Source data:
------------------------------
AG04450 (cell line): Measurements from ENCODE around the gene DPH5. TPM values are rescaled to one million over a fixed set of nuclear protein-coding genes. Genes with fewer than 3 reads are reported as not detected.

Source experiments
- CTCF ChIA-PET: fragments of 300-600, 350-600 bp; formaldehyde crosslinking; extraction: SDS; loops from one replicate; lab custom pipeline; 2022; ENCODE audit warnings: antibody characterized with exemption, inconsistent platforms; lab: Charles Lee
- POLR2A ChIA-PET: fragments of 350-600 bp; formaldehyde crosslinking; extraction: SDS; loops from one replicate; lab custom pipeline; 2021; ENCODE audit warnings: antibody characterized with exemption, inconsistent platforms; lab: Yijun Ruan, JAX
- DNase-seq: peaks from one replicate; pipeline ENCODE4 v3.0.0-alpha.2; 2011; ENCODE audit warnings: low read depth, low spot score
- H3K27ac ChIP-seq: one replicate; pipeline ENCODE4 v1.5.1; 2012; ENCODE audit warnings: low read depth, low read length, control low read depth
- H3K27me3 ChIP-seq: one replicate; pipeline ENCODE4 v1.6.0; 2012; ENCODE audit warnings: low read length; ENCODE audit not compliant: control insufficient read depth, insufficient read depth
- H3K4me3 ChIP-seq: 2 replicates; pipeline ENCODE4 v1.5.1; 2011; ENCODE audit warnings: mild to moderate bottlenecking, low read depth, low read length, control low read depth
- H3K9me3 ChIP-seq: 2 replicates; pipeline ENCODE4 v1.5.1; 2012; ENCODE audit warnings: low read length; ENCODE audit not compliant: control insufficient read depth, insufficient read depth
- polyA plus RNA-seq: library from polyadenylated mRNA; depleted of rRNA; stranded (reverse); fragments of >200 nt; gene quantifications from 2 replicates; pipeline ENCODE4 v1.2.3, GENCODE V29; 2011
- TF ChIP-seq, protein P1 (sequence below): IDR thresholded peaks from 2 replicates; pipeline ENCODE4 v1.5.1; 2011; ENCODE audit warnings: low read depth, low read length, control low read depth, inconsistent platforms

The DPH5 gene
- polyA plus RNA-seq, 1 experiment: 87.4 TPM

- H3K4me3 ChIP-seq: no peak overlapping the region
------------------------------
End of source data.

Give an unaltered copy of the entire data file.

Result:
AG04450 (cell line): Measurements from ENCODE around the gene DPH5. TPM values are rescaled to one million over a fixed set of nuclear protein-coding genes. Genes with fewer than 3 reads are reported as not detected.

Source experiments
- CTCF ChIA-PET: fragments of 300-600, 350-600 bp; formaldehyde crosslinking; extraction: SDS; loops from one replicate; lab custom pipeline; 2022; ENCODE audit warnings: antibody characterized with exemption, inconsistent platforms; lab: Charles Lee
- POLR2A ChIA-PET: fragments of 350-600 bp; formaldehyde crosslinking; extraction: SDS; loops from one replicate; lab custom pipeline; 2021; ENCODE audit warnings: antibody characterized with exemption, inconsistent platforms; lab: Yijun Ruan, JAX
- DNase-seq: peaks from one replicate; pipeline ENCODE4 v3.0.0-alpha.2; 2011; ENCODE audit warnings: low read depth, low spot score
- H3K27ac ChIP-seq: one replicate; pipeline ENCODE4 v1.5.1; 2012; ENCODE audit warnings: low read depth, low read length, control low read depth
- H3K27me3 ChIP-seq: one replicate; pipeline ENCODE4 v1.6.0; 2012; ENCODE audit warnings: low read length; ENCODE audit not compliant: control insufficient read depth, insufficient read depth
- H3K4me3 ChIP-seq: 2 replicates; pipeline ENCODE4 v1.5.1; 2011; ENCODE audit warnings: mild to moderate bottlenecking, low read depth, low read length, control low read depth
- H3K9me3 ChIP-seq: 2 replicates; pipeline ENCODE4 v1.5.1; 2012; ENCODE audit warnings: low read length; ENCODE audit not compliant: control insufficient read depth, insufficient read depth
- polyA plus RNA-seq: library from polyadenylated mRNA; depleted of rRNA; stranded (reverse); fragments of >200 nt; gene quantifications from 2 replicates; pipeline ENCODE4 v1.2.3, GENCODE V29; 2011
- TF ChIP-seq, protein P1 (sequence below): IDR thresholded peaks from 2 replicates; pipeline ENCODE4 v1.5.1; 2011; ENCODE audit warnings: low read depth, low read length, control low read depth, inconsistent platforms

The DPH5 gene
- polyA plus RNA-seq, 1 experiment: 87.4 TPM

- H3K4me3 ChIP-seq: no peak overlapping the region